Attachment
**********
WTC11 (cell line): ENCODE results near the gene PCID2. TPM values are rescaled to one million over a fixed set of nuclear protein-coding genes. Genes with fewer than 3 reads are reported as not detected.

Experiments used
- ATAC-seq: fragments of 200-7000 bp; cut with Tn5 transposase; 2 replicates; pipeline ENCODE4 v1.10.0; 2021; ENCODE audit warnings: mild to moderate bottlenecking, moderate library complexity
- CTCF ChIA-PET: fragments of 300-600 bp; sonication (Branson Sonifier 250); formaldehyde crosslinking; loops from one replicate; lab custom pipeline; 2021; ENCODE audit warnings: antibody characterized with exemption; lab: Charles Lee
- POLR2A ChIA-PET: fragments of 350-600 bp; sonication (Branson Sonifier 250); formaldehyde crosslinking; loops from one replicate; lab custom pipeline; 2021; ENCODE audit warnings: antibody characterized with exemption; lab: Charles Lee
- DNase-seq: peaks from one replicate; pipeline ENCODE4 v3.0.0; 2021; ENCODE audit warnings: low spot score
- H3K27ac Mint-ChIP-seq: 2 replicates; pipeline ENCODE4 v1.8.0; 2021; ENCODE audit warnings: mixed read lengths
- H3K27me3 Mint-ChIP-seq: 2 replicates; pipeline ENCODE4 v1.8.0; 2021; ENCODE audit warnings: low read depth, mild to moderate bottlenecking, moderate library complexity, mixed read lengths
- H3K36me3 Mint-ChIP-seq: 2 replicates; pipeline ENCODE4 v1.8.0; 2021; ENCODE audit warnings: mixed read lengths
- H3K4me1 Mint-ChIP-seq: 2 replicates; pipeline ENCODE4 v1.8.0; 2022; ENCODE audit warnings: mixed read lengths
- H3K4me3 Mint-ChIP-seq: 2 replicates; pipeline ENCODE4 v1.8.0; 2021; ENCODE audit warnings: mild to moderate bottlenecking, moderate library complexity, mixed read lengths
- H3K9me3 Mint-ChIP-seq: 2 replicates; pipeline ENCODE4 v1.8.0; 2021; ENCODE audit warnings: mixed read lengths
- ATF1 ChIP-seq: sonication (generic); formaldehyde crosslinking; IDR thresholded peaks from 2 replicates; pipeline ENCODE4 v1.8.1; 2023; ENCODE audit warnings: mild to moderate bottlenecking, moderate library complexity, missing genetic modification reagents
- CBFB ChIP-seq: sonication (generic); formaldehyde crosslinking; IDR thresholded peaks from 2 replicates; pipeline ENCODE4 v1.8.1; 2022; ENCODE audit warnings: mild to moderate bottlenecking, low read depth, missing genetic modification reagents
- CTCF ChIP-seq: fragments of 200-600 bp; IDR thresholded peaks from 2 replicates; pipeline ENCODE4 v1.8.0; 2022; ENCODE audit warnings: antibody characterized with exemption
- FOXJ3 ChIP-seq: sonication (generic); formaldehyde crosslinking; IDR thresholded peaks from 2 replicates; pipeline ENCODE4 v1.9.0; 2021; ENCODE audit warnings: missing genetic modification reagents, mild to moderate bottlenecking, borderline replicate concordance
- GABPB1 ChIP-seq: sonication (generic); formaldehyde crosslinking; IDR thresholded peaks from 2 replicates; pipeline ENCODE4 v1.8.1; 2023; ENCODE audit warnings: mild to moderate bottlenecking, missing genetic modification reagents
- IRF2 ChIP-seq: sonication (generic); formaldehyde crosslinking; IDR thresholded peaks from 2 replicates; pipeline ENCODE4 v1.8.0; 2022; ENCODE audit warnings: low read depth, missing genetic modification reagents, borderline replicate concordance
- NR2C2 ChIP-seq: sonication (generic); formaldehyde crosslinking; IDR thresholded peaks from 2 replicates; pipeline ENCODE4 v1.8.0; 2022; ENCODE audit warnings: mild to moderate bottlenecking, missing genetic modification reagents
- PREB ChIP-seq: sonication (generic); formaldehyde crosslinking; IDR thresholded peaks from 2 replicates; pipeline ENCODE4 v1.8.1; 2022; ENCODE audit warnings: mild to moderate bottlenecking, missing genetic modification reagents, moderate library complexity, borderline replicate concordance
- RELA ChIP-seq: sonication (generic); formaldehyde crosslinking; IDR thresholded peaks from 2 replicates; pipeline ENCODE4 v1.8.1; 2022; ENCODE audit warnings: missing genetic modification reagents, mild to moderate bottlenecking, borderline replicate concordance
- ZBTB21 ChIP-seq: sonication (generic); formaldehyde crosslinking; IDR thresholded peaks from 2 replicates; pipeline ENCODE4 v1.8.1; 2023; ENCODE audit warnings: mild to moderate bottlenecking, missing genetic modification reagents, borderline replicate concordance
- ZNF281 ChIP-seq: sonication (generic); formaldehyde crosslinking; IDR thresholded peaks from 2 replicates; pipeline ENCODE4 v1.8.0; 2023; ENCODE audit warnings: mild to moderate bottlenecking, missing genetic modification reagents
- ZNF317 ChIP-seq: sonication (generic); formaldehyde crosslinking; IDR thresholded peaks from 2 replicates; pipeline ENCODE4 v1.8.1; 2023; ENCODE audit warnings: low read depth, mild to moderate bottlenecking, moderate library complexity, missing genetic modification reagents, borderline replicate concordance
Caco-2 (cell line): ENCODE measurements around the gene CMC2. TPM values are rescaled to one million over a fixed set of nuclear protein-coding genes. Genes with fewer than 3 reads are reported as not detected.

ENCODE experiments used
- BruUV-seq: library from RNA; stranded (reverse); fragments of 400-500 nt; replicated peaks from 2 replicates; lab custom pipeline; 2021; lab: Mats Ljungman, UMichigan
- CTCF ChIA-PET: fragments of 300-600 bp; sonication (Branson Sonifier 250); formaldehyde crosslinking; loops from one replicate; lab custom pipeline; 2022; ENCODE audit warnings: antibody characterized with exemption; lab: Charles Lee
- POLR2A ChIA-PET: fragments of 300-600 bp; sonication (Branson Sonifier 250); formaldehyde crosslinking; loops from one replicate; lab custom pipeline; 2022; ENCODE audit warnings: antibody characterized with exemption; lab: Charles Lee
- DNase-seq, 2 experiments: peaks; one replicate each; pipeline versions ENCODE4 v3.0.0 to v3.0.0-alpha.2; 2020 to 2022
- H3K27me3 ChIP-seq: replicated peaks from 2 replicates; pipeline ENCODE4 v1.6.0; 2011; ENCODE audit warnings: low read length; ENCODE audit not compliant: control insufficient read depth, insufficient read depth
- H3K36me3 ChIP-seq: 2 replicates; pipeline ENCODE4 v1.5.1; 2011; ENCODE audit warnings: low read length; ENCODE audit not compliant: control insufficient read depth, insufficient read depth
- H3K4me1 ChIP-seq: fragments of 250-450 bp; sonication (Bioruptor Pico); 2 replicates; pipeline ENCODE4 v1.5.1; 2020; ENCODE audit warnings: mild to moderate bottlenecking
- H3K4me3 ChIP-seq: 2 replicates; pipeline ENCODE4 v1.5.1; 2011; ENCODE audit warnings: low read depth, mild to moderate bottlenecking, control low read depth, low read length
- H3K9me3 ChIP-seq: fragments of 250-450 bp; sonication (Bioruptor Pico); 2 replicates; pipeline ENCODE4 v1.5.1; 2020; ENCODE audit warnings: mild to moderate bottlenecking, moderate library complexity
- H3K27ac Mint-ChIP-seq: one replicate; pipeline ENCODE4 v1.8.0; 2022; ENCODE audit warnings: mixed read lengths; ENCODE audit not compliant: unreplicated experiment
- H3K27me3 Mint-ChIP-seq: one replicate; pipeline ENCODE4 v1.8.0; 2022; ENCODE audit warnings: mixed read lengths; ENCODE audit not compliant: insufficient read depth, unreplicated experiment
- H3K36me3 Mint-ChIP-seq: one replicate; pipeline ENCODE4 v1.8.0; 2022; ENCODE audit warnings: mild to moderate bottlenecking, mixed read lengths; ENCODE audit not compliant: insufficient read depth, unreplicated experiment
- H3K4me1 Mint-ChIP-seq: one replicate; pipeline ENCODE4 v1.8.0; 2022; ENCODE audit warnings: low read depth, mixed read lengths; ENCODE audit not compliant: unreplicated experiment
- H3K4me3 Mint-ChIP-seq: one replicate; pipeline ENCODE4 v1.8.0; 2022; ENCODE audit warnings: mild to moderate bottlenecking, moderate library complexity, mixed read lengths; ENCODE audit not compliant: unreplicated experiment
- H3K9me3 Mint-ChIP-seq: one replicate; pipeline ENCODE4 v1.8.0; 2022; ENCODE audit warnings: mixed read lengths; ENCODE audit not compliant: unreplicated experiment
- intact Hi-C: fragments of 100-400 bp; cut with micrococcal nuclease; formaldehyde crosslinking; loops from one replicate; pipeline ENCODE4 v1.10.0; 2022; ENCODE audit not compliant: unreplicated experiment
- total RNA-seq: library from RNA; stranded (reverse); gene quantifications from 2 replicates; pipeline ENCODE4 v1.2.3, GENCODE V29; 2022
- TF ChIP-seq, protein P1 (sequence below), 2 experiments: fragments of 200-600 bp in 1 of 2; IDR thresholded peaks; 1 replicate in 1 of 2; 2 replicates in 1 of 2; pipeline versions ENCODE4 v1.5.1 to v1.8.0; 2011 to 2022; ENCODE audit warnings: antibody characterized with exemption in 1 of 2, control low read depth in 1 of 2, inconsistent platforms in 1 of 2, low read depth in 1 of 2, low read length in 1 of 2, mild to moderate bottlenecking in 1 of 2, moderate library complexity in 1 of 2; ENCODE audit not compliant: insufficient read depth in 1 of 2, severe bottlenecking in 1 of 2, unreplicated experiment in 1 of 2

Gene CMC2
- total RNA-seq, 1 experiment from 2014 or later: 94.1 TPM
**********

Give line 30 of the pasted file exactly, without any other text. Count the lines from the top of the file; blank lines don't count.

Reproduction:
- DNase-seq, 2 experiments: peaks; one replicate each; pipeline versions ENCODE4 v3.0.0 to v3.0.0-alpha.2; 2020 to 2022